I was surprised to find myself in the neighborhood of Los Angeles I lived in right out of college when we pulled up to the Darling Magazine headquarters. At the time, the rent was cheaper than most shoes I have in a never-ending wish list and the girl above us was a fellow intern at the magazine I was working with. If I could compare this neighborhood to Brooklyn, as East LA commonly gets for its independent-grass-root-vegan-farm-to-table variety of shops and personas, Lincoln Heights would assimilate to an east Bed-Stuy. Just like the ever-evolving neighborhoods of the metropolitan cities, the spot is changing, shown prominently with the arrival of the second story Darling studio office with views of downtown.
Celebrating it’s third birthday with it’s fall issue, Darling Magazine was founded by Sarah Dubbeldam, their current Creative Director and Editor-in-Chief. Tired of seeing exploited headlines, as well as being told that a woman’s sexuality should be held as their strongest asset in terms of value, Dubbeldam set out to create a space that told the stories about all the things that were happening in a woman’s life and wanted to question the mold of modern femininity.
“A friend and I met up after reading the same book, and decided to continue the conversation in a magazine format that’s different then what’s out there. We wanted content we wanted to read that really wasn’t being talked about. We had suffered with depression and anxiety, we we’re dealing with break-ups and not knowing what we wanted to do with our lives, and needed a space for good advice. We wanted it to be like a friend or a mentor speaking to you, the kind of advice you get from your mother or grandmother.”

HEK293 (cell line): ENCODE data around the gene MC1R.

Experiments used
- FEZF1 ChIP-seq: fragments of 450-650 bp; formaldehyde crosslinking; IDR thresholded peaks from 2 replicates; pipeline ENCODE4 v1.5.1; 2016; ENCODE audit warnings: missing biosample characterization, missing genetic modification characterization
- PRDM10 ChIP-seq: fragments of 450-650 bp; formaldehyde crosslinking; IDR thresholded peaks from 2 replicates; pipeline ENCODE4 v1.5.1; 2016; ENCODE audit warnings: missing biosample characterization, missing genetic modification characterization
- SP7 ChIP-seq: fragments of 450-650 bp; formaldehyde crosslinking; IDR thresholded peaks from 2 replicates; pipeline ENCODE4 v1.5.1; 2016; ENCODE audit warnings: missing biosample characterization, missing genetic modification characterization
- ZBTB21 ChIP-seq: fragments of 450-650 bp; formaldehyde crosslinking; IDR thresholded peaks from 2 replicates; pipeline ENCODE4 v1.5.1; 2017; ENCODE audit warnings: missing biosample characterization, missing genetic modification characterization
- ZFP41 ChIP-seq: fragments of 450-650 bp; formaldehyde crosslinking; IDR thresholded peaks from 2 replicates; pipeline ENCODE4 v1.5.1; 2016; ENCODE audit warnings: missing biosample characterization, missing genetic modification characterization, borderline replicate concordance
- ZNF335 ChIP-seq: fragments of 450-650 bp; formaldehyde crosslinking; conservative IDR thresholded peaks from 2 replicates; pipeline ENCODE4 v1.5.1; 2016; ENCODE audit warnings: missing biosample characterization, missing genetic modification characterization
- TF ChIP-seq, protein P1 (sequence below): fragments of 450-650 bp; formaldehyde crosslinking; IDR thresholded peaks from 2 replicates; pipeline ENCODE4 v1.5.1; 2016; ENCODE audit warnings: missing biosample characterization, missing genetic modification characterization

The book she’s referring to is “A Return to Modesty” by Wendy Shalit. A read-up of the customer reviews ranges widely, like any book revolved around societal value systems, especially in light of the hot-button word in the title.
“It’s not about modesty in the sense of wearing a sack. It’s about modesty in the sense that during the women’s liberation movement we gained a lot of things yet also lost a lot of things, the primary ones being mystery and intrigue. Its more about how women hold those values instead of putting everything out there and being overly objectified in a sexual manner in the media. After reading it I started seeing it in TV shows, when I was listening to music and on the cover of magazines. The messages towards women are really negative because it’s all about how you look and how sexy you are. There isn’t anything about who you are as a person.”…. Read More